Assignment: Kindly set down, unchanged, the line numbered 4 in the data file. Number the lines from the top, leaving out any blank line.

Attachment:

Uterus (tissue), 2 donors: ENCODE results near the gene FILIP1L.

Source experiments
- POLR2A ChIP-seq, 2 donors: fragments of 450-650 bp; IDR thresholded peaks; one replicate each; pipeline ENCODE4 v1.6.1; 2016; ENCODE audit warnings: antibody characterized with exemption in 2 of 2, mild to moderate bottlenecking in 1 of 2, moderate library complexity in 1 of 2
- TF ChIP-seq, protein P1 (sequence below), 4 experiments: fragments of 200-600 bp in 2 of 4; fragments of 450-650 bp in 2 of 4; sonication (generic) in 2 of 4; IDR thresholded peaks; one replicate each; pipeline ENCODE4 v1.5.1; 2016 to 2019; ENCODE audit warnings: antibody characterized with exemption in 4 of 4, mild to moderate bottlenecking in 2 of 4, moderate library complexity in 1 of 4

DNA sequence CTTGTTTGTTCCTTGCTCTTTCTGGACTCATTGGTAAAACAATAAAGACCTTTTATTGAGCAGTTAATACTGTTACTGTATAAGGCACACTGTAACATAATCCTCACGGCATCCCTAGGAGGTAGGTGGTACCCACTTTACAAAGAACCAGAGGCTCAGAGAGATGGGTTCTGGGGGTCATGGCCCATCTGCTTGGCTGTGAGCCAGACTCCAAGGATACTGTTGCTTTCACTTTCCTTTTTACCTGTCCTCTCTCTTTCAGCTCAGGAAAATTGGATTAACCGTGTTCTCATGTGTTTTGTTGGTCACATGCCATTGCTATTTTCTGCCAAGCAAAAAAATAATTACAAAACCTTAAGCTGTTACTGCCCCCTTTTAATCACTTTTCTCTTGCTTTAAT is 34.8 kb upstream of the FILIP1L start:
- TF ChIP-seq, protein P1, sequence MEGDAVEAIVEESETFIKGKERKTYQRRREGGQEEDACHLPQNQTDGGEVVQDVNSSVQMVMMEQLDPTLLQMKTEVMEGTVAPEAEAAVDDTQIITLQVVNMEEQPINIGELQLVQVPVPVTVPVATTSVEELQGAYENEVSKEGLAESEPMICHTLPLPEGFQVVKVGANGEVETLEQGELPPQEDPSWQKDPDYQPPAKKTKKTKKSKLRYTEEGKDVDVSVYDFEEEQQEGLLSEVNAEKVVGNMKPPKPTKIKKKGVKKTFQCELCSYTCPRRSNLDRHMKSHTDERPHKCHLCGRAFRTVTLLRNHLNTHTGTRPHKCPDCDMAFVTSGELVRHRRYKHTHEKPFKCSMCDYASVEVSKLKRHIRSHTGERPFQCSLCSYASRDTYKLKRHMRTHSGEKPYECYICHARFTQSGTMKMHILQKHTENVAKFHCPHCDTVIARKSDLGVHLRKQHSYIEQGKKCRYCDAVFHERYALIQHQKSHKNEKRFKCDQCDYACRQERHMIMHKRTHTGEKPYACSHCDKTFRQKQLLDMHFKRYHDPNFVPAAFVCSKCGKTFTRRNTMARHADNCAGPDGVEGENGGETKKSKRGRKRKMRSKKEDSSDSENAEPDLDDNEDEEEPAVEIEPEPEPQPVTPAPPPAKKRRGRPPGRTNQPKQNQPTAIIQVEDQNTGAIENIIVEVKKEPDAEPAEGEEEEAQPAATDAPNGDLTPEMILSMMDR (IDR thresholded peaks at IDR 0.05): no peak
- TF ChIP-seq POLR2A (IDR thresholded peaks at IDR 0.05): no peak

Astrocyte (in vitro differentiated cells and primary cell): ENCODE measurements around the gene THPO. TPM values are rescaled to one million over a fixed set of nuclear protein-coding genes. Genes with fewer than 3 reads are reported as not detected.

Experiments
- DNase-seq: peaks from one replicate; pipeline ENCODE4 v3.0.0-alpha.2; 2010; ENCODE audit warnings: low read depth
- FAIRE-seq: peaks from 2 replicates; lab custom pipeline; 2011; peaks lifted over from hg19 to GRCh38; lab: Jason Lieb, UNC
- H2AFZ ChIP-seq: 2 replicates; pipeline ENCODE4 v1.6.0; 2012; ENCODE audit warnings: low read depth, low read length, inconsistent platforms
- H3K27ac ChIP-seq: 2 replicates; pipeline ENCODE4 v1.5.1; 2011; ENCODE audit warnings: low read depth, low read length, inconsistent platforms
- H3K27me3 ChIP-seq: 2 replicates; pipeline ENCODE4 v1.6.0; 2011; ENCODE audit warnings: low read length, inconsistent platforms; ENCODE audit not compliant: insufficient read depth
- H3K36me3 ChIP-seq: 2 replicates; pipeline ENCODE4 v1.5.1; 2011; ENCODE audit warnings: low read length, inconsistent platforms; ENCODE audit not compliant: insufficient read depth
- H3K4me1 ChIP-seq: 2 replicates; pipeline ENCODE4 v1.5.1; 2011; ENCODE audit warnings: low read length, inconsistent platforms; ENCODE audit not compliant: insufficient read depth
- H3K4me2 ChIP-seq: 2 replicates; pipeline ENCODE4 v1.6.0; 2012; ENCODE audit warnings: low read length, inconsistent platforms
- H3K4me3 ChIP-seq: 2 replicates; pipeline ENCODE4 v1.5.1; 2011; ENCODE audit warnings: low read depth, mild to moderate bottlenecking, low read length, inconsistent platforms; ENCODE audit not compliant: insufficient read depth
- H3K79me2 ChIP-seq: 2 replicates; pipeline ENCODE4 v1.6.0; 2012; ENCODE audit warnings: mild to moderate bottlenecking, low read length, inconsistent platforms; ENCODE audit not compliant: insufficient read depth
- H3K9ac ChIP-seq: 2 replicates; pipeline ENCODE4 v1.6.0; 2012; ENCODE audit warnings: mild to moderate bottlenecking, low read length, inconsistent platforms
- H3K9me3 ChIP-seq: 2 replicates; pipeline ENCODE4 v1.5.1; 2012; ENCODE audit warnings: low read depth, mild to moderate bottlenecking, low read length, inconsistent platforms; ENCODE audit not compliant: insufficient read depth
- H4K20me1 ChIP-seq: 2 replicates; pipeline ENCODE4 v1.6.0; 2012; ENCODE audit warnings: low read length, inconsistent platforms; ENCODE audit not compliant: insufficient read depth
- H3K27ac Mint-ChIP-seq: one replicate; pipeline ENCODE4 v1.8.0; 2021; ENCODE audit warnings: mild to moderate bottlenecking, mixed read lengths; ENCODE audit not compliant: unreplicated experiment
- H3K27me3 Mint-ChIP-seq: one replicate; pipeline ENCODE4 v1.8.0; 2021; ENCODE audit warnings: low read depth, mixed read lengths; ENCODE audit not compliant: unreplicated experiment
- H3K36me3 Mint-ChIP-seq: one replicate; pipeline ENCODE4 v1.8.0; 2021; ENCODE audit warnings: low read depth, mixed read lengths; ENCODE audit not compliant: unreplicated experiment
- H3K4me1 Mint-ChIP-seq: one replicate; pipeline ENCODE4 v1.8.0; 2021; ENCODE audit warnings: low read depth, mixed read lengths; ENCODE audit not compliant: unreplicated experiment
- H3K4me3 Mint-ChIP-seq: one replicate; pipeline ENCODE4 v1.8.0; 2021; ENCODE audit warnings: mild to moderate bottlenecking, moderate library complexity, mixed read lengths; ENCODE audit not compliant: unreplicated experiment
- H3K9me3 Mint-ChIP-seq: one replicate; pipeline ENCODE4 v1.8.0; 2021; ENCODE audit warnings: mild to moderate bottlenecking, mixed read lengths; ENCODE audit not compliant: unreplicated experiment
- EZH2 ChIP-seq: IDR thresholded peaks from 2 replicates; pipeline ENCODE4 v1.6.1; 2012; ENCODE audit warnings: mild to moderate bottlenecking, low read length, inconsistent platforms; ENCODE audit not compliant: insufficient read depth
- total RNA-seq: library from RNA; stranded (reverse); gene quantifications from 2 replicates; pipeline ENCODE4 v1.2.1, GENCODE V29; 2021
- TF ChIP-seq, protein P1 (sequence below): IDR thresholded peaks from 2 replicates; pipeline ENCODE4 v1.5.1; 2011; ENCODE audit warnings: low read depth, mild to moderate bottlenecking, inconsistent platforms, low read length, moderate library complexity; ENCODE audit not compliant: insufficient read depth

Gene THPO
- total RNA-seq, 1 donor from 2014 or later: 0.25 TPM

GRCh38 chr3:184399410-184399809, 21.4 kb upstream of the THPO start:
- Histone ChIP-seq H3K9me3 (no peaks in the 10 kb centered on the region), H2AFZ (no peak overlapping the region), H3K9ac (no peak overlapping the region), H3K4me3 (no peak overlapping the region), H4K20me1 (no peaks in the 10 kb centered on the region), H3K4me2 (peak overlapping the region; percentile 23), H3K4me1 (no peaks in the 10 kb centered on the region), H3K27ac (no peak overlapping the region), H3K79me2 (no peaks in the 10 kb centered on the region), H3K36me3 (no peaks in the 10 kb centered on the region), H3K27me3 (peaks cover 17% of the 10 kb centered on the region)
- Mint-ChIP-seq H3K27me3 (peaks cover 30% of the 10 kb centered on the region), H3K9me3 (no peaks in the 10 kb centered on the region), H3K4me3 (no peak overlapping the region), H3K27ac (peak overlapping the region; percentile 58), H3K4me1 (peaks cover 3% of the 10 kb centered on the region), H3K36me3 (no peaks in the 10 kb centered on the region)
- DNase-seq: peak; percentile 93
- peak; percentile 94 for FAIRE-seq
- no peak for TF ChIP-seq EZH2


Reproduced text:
- TF ChIP-seq, protein P1 (sequence below), 4 experiments: fragments of 200-600 bp in 2 of 4; fragments of 450-650 bp in 2 of 4; sonication (generic) in 2 of 4; IDR thresholded peaks; one replicate each; pipeline ENCODE4 v1.5.1; 2016 to 2019; ENCODE audit warnings: antibody characterized with exemption in 4 of 4, mild to moderate bottlenecking in 2 of 4, moderate library complexity in 1 of 4